But on this flight, for example, we're keeping the pressure of Endeavour the same all the time from liftoff to landing, and so we don't have any earpopping. In some ways, space travel is more comfortable than travel in an airplane, in that regard.

STS-111 Commander Ken Cockrell
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Question No. 5 Ken Cockrell's Reply

From: Chris Woodward, Reading, Pa., Age: 46
To: Commander Ken Cockrell

Question: As you are aware, an annular solar eclipse will begin ~2100 UTC on Monday, June 10 and end ~2:35 UTC on June 11. Will you be able to see the shadow of the Moon cross the Earth?

Cockrell: We have been told about this eclipse, Chris, and we're looking forward to attempting to photograph that shadow. We believe it's going to be a complete eclipse in the Southern Hemisphere and partial in parts of the Northern Hemisphere, so we hope to be able to get some good pictures of the shadow of the Moon going across the Earth. We'll be trying to do that tomorrow.

STS-111 Commander Ken Cockrell
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Question No. 6Ken Cockrell's Reply

From: Susan Jones, St. Paul, Minn., Age: 44
To: Commander Ken Cockrell

Question: Hello, we have two questions about the orbit of the shuttle. When docked with the space station, what is the altitude? What is the length (distance) of each orbit? Thank you very much.

Cockrell: The altitude: Yesterday, we did a little reboost maneuver. We raised the altitude about 1 mile. We are going to do a couple more of maneuvers during the flight to keep the space station up at the altitude that we like it at. It is at about 211 nautical miles above the Earth, and a nautical mile is 6,080 feet. So it is a little bigger than a statute mile. So in statute miles, we are about 250 miles above the Earth. What that means for the length of the orbit is it is not a whole lot further around the Earth at this altitude than it is at the surface of the Earth. So about 25,000 miles around the Earth, and it takes us about 90 minutes to make that orbit.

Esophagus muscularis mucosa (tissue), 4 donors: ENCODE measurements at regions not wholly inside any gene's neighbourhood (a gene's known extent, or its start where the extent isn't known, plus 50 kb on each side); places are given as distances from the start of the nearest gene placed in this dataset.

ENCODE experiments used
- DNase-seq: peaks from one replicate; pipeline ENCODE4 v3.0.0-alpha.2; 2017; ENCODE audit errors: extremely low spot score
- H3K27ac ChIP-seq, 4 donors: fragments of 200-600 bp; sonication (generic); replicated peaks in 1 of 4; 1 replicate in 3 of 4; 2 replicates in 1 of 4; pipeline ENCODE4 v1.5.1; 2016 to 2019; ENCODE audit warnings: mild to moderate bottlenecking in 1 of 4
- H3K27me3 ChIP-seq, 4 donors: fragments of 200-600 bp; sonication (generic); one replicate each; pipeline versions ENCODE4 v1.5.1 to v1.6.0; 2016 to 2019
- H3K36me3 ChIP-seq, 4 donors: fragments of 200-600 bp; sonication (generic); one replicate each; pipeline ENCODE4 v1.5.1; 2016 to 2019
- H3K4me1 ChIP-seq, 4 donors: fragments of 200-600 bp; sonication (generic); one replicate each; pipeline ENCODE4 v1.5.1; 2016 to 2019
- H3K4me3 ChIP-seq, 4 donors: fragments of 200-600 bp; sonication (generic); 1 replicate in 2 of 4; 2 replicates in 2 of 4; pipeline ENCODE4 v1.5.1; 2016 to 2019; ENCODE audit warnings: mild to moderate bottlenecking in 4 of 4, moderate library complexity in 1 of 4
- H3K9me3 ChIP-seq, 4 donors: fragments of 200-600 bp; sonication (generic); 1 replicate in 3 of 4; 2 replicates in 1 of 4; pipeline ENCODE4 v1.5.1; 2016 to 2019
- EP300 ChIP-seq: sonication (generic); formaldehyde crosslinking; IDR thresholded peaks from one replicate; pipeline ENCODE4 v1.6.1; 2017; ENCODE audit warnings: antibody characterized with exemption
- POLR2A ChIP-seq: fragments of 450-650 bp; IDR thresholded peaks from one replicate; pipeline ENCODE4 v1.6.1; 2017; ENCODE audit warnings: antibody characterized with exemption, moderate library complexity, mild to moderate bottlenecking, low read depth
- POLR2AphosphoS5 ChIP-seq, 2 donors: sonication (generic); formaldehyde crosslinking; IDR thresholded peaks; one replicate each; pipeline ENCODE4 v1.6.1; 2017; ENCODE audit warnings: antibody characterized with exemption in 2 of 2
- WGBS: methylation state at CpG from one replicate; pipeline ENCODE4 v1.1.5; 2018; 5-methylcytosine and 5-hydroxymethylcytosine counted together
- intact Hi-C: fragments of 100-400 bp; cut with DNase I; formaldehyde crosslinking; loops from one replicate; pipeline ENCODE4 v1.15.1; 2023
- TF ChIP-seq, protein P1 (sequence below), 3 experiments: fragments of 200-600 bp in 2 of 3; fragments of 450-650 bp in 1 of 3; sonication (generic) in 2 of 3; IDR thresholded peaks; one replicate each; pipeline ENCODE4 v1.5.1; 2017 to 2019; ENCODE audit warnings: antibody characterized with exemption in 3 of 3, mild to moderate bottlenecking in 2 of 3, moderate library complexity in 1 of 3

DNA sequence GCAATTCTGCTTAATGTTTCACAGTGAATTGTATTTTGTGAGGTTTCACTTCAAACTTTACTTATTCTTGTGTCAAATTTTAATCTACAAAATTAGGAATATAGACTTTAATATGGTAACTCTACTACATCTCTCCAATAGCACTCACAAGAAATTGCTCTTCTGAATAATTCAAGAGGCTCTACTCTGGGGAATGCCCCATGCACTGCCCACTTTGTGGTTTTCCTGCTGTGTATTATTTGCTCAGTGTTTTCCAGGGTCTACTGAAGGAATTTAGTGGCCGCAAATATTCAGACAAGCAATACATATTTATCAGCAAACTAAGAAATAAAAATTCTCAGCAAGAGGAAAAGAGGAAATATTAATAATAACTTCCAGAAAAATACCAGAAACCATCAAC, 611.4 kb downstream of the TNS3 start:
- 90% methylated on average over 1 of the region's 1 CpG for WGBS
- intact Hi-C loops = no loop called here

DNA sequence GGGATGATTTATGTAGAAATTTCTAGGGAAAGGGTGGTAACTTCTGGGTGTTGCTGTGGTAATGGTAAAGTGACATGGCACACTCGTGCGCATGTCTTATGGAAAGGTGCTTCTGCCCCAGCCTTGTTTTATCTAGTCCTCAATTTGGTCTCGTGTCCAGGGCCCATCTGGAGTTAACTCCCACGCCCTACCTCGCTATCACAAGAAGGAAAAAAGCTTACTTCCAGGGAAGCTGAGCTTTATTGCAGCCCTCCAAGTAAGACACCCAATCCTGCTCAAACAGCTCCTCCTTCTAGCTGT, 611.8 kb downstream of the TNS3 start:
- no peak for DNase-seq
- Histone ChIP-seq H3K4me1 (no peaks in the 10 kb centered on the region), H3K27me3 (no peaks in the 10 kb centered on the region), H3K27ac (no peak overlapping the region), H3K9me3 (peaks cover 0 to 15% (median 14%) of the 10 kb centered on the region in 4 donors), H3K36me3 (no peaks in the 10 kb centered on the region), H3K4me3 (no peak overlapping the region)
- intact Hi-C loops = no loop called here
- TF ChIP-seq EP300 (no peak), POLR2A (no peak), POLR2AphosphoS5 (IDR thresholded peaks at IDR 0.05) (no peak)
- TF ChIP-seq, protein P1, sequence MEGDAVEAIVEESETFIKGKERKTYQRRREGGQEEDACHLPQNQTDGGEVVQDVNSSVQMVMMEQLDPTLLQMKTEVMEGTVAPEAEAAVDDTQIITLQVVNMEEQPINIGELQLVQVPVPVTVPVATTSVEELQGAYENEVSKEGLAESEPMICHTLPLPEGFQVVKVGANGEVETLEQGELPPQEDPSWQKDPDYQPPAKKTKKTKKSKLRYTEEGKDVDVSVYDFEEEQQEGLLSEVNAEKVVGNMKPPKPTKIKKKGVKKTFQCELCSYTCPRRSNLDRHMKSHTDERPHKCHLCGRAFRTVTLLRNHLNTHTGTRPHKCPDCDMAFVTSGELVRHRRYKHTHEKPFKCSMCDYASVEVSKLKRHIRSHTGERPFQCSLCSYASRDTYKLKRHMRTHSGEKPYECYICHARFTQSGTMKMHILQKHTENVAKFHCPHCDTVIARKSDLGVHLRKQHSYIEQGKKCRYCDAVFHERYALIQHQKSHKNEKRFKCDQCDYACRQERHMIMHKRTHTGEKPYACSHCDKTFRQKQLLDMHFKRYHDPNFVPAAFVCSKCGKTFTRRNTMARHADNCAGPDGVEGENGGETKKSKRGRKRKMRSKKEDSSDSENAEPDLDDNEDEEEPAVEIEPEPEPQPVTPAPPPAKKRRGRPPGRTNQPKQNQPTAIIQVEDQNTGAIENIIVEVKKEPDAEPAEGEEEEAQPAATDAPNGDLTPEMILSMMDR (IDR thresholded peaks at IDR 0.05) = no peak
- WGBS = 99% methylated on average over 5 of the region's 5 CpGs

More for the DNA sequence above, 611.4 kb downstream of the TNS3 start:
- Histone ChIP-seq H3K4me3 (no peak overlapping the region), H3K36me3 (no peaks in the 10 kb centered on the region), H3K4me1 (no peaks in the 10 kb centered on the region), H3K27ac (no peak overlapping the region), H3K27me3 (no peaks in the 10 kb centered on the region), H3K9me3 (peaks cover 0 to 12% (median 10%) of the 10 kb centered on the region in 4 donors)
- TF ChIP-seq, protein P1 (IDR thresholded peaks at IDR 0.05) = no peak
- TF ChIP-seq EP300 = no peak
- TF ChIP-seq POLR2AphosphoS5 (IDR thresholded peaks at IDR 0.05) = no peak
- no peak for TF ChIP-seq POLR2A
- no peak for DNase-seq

STS-111 Commander Ken Cockrell
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Question No. 7Ken Cockrell's Reply

From: Kannaiyan, Ilford, Essex, U.K., Age: 27
To: Commander Ken Cockrell

Question: How do you differentiate between a bottom and a top when you are in space? Is it just above your head and below your head?

Cockrell: That is basically true. You can set your own coordinate system by just deciding that when your head is pointed in a certain direction and that is up for you. Sometimes that gets a little confusing though when you enter a module, in the space station for example, and the ceiling is in a different location from the direction your head is pointed. So it can be a little surprising when you set your own coordinate system and you think your up is up and then you look around you and you see that another module or the other people in that module have chosen a different coordinate system. So it provides a little interest to the up and down question in space. But basically, as far your inner ear and balance organs are concerned, any up you choose is a good up.

STS-111 Commander Ken Cockrell
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Question No. 8Ken Cockrell's Reply

From: Rainer Christiansen, Leck, Germany, Age: 27
To: Commander Ken Cockrell

Question: Hi, as a glider pilot, I want to know if you can hear the wind noise during the landing approach in the lower parts of the atmosphere. I know you are protected by your headsets and helmets, but due to your speed and higher density in the lower part of your approach, it should be pretty loud inside the cockpit. Thanks and good luck!